270-11 Chemical Amendment of Dairy Cattle Slurry for Control of Phosphorus in Runoff From Grasslands.

See more from this Division: A05 Environmental Quality
See more from this Session: Symposium--Emerging Technologies to Remove Phosphorus From Surface and Ground Waters
Wednesday, November 3, 2010: 11:35 AM
Long Beach Convention Center, Room 201B, Second Floor
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Raymond B. Brennan1, Mark Healy1 and Owen Fenton2, (1)National University of Ireland, Galway, Galway, Ireland
(2)Teagasc, Wexford, Ireland
It is estimated that agriculture accounts for 38% of all pollution in Ireland’s waterways. The EU Water Framework Directive (WFD; 2000/60/EC) recommends research and development of new pollution mitigation measures to achieve the 2015 target of surface and groundwaters of ‘good status’.

In intensive dairy farming systems, phosphorus (P) inputs can exceed P outputs. Over time, soil test P (STP) levels build up after repeated manure applications, and this can increase the risk of P loss to a waterbody. There is also the risk of incidental losses when landspreading slurry.

Amendments could potentially mitigate P losses in strategic areas, while allowing farmers to dispose of slurry cheaply, and utilise nitrogen (N) and other nutrients in the slurry.

The aim of this study was to identify amendments with the potential to reduce P and suspended sediment (SS) loss from agricultural grassland in Ireland arising from the land application of dairy cattle slurry.

First, an ‘agitator test’ was used to identify the optimal rates of amendment addition to slurry to reduce soluble P, and to estimate associated costs. Amendments examined included alum, poly aluminium chloride, ferric chloride, lime, flyash, flue gas desulphurisation by-product, and alum-based water treatment residuals. Intact grassland soil specimens were saturated for 24 hr. After saturation was complete, 500 ml of deionised water was added to the beaker. The agitator paddle was then lowered to the mid-depth of the beaker in the overlying water and rotated at 20 rpm for 24 hr. This rotational speed corresponded with a tangential velocity of 0.034 m/s at the perimeter of the paddle.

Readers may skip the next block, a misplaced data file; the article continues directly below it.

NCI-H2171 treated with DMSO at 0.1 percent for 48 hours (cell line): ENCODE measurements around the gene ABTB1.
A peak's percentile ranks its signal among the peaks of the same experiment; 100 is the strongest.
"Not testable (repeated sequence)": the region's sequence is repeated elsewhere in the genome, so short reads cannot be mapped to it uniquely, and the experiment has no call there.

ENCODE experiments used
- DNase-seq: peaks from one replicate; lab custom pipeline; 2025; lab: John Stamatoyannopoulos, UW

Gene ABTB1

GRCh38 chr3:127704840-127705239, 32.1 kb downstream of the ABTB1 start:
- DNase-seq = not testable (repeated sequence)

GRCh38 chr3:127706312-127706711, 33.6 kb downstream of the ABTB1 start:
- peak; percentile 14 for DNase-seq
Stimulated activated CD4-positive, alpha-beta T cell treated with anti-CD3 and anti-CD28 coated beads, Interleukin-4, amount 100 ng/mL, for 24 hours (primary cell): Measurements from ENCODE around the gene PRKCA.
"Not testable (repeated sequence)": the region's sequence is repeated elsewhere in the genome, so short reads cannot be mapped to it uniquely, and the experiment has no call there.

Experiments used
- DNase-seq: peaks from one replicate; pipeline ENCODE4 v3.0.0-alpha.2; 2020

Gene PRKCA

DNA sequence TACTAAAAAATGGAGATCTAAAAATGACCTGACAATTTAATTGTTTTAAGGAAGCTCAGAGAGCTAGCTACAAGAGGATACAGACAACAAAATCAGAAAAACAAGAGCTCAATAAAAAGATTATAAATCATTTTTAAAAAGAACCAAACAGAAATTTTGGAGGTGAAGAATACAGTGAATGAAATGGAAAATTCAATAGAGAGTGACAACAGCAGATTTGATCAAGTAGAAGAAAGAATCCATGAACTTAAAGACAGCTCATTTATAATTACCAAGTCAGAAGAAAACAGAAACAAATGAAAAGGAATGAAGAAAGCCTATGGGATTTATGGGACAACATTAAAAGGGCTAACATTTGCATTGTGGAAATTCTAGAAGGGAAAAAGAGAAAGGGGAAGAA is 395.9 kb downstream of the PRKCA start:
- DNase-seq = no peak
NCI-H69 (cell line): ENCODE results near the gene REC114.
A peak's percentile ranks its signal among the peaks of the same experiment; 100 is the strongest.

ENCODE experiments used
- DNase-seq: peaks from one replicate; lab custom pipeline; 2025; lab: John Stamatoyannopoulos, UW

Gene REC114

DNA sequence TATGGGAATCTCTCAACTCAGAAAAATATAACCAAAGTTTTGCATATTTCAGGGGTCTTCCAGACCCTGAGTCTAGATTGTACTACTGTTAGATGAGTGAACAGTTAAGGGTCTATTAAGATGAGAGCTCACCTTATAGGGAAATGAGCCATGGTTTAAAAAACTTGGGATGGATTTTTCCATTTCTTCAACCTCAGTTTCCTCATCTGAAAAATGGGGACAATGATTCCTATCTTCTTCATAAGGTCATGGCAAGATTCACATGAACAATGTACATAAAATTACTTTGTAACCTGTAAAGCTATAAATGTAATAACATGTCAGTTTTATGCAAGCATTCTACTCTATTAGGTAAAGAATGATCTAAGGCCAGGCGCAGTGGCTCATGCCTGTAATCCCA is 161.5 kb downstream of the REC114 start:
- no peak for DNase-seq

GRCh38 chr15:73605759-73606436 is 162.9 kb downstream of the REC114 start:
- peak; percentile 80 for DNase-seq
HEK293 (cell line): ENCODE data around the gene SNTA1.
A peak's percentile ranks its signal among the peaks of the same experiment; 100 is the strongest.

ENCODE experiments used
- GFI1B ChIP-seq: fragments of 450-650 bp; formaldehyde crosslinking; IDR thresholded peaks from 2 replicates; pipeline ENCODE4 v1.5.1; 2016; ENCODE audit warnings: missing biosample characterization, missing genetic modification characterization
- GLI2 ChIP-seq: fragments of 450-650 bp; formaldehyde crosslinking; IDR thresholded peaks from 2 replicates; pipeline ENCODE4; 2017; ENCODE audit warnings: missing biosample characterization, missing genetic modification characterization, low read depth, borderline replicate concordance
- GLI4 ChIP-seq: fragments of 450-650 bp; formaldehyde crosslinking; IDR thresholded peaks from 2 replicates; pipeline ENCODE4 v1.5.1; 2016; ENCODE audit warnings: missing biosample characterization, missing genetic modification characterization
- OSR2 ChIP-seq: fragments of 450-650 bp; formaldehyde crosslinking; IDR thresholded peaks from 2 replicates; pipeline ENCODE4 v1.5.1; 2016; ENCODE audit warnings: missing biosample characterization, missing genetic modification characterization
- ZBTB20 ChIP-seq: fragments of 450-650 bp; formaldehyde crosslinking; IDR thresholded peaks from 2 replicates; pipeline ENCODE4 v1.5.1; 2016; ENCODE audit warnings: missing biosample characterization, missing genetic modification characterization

The most effective amendments (alum, poly aluminium chloride, ferric chloride, lime) were identified based percentage reduction in dissolved reactive P (DRP) and on cost effectiveness.

Next, flumes 200-cm-long by 22.5-cm-wide by 5-cm-deep with side walls 2.5 cm higher than the soil surface, containing intact soil from a dairy farm treated with dairy slurry and amended slurry were subjected to simulated rainfall with an intensity of 11.5 mm hr-1. All experiments were conduced in triplicate. All runoff samples were tested for SS, DRP, total dissolved phosphorus (TDP) and total phosphorus (TP).

Results showed that alum had the best potential to be a cost-effective amendment at low application rates (1.11 Al: TP). Compared to a slurry-only treatment (the study control), alum was best at reducing DRP in surface runoff. It reduced mean flow-weighted concentration (MFWC) of DRP by an average of 83% over 3 successive rainfall events, compared to 69% for lime, 86% for poly-aluminium chloride, and 67% for ferric chloride. Alum reduced the MFWC of TP loss by an average of 93% and particulate P (PP) by over 95%, compared to the study control.

Future work will examine these treatments at field-scale, and will examine the effect of amendments on metal availability, and on gaseous emissions form slurry.

See more from this Division: A05 Environmental Quality
See more from this Session: Symposium--Emerging Technologies to Remove Phosphorus From Surface and Ground Waters